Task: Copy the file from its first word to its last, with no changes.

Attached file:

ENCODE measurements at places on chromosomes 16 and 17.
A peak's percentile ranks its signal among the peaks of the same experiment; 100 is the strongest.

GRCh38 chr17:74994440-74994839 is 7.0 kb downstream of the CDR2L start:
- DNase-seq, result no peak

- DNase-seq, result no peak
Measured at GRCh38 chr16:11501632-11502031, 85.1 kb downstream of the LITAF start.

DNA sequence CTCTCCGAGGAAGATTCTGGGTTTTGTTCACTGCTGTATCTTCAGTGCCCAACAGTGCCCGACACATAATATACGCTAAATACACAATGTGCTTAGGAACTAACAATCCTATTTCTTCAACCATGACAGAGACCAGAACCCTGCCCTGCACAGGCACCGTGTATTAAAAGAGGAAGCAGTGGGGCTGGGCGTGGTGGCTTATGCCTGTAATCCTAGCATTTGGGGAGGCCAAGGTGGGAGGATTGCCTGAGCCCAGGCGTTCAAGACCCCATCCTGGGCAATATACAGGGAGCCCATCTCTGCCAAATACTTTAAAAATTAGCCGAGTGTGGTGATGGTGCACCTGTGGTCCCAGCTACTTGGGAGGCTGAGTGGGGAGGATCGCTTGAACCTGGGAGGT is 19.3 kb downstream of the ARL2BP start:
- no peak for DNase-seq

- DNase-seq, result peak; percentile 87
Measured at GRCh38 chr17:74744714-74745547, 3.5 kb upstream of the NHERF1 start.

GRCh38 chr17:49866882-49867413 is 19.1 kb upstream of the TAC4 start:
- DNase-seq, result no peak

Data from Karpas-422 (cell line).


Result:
ENCODE measurements at places on chromosomes 16 and 17.
A peak's percentile ranks its signal among the peaks of the same experiment; 100 is the strongest.

GRCh38 chr17:74994440-74994839 is 7.0 kb downstream of the CDR2L start:
- DNase-seq, result no peak

- DNase-seq, result no peak
Measured at GRCh38 chr16:11501632-11502031, 85.1 kb downstream of the LITAF start.

DNA sequence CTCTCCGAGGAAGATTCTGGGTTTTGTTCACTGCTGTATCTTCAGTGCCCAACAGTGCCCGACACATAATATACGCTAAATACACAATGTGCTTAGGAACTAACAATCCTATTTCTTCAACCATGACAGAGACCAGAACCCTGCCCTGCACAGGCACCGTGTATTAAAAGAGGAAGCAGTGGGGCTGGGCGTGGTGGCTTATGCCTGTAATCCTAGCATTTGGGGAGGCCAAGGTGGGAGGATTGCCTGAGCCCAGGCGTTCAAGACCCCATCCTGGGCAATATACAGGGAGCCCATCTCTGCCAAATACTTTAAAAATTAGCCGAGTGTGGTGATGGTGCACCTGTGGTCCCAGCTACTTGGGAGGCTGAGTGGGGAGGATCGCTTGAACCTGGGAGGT is 19.3 kb downstream of the ARL2BP start:
- no peak for DNase-seq

- DNase-seq, result peak; percentile 87
Measured at GRCh38 chr17:74744714-74745547, 3.5 kb upstream of the NHERF1 start.

GRCh38 chr17:49866882-49867413 is 19.1 kb upstream of the TAC4 start:
- DNase-seq, result no peak

Data from Karpas-422 (cell line).